New York Times columnist, David Brooks, published a column this weekend commenting on how tattoos have "jumped the shark" in pop culture. There's already some grumbling in the blogosphere here & here (among other places) painting Brooks as both 1) an old fuddy-dutty & 2) a little late to the party with his column.
Tattoo removal is a small part of a lot of plastic surgery
and dermatology practices that do a lot of laser surgery. Different color inks are best treated with different types of lasers (eg. CO2, Erbium, Argon, etc..) which react with characteristics of the different pigments. By and large, a lot of the treatments are unsatisfactory to me. They're both painful & often incomplete. In addition, many of the colors being added to modern tattoos are poorly treated with current laser & intense pulsed light technologies.
The popularity of tattoos in recent years has bothered me a little as most people who've ever worked in a Veteran's Administration (VA) hospital can tell you the fate of many of these after several decades from treating WWII & Korean war vets, peer groups in whom tattoos seem to have been popular.
What exactly are people expecting to look like with barbed-wire or large tribal designs 20-30 years from now? They're going to look ridiculous. An amusing associated issue are a large number of Asian alphabet tattoos with gibberish or mistranslations coming in for removal. Story on this here.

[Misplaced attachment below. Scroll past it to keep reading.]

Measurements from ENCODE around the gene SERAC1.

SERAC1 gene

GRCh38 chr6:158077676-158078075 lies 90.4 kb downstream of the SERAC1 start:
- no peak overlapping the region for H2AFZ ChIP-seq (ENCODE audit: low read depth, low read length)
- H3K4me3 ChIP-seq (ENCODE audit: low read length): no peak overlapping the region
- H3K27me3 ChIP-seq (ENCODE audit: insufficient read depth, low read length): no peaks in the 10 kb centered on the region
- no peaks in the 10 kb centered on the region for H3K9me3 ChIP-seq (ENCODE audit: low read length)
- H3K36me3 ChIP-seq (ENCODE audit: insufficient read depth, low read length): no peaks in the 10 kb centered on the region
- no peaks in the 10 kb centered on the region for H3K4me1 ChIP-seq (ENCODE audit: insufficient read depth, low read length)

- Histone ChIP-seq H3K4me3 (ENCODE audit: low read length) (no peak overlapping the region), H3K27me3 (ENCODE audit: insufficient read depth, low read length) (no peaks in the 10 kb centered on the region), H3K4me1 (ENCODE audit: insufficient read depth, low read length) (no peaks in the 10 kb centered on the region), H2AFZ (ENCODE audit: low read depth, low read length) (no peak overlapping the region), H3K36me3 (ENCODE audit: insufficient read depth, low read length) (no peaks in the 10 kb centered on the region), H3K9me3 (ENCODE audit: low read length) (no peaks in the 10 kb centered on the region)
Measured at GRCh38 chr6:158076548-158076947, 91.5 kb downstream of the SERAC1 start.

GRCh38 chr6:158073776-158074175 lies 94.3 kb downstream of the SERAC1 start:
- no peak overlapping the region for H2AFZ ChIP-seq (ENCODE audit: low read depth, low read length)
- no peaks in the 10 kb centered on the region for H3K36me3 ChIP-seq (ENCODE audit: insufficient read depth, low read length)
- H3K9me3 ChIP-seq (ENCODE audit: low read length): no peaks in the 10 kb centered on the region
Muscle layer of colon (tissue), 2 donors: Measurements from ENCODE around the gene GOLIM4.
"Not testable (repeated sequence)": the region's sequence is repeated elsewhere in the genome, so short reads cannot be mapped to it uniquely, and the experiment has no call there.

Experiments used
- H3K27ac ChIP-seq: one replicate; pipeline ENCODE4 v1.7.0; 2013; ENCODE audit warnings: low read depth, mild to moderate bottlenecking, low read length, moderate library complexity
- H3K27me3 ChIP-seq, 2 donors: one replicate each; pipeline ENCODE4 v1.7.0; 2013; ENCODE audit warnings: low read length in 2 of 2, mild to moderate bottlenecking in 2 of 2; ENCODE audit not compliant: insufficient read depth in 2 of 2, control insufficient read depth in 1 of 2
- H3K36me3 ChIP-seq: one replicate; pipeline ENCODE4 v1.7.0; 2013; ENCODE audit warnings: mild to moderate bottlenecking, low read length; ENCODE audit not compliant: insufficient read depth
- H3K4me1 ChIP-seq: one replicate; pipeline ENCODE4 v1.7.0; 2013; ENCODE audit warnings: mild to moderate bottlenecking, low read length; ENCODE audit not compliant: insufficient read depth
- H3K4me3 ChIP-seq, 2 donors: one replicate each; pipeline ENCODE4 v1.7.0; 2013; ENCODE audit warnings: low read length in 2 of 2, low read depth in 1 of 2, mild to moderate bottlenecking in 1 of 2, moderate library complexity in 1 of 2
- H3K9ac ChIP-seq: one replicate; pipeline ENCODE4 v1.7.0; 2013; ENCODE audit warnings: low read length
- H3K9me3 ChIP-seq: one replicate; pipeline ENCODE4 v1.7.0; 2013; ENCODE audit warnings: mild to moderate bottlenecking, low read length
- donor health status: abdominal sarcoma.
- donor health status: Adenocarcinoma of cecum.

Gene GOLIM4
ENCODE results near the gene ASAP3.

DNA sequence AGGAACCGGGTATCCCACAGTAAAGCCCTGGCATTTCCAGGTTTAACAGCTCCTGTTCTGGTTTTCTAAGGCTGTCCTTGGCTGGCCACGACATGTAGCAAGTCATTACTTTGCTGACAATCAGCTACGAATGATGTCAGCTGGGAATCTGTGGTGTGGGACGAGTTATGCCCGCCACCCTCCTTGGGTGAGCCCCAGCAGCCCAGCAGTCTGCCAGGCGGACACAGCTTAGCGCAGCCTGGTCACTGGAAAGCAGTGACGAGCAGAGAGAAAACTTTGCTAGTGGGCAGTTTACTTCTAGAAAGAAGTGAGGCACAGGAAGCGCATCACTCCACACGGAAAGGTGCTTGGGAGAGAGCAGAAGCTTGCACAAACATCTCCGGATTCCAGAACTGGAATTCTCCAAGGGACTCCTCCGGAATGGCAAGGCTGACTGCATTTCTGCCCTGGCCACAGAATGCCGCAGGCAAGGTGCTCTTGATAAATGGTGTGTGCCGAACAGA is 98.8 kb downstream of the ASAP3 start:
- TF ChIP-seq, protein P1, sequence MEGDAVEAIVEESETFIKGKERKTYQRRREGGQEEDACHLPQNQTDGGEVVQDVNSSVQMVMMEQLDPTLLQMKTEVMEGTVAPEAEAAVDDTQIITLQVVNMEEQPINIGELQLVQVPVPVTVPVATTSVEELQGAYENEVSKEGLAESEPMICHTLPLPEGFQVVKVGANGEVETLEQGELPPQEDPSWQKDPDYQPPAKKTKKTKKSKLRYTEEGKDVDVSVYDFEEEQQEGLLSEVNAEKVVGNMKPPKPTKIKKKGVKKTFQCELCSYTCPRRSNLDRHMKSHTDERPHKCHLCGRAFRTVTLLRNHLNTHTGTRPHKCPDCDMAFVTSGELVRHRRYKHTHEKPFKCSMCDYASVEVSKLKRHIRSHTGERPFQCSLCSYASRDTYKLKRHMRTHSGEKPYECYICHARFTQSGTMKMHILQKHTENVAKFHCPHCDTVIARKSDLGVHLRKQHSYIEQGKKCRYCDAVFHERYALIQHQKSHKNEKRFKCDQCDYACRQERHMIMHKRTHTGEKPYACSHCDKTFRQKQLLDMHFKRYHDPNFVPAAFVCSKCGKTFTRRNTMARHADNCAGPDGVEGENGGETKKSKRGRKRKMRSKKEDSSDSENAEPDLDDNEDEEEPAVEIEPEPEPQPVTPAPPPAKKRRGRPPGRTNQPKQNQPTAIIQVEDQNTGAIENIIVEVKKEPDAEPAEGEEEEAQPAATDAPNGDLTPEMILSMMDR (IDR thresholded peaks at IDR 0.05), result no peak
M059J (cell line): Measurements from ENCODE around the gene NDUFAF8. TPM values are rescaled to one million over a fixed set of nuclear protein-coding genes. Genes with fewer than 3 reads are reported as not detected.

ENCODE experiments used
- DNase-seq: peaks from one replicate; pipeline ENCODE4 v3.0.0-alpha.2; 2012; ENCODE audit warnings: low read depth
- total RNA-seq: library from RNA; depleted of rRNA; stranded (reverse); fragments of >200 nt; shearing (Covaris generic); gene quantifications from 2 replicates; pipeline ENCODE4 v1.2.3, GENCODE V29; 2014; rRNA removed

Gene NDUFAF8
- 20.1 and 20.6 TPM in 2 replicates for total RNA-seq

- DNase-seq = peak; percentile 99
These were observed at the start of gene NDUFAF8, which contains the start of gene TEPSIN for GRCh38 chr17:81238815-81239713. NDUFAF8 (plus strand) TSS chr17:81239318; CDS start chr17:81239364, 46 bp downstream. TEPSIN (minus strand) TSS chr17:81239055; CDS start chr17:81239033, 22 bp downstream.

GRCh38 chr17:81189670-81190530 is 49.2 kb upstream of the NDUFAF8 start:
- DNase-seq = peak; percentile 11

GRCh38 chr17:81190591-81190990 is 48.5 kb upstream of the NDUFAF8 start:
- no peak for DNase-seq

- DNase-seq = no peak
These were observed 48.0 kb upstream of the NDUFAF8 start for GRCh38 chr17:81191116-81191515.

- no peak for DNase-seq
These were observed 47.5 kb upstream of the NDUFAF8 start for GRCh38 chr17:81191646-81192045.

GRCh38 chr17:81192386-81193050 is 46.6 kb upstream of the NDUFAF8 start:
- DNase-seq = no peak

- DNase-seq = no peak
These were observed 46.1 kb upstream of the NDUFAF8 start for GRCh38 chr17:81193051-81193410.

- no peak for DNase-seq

Perhaps the one I think most will regret are the lower back tattoos on many young ladies. Alternately known as the "tramp stamp", ass antlers, California/Santa Cruz/Tijuana license tags, the "Hag Tag", or the "Panama City bumper sticker" this kind of 'ink has already been the butt (I could not resist that one) of a lot of jokes.
Bill Maher's New Rule from Real Time with Bill Maher:
Just because your tattoo has Chinese characters in it doesn't make you spiritual. It's right above the crack of your ass. And it translates to "beef with broccoli." The last time you did anything spiritual, you were praying to God you weren't pregnant. You're not spiritual. You're just high.In the film, Wedding Crashers, the character Jeremy Grey (Vince Vaughn), upon seeing a lower back tattoo, exclaims, "Tattoo on the lower back... might as well be a bullseye."
There's a hilarious commercial skit from SNL a few years ago about a home treatment product, Turlington's Lower Back Tattoo Remover, for suburban moms with racy tattoos back tatoos. A product that promised "when applied once, every hour, for 72 straight hours," slowly burns away unwanted lower back tattoos. "That tingling means it's working!Turlington's Lower Back Tattoo Remover - Because it won't be cool forever..."
Here's a link for your viewing pleasure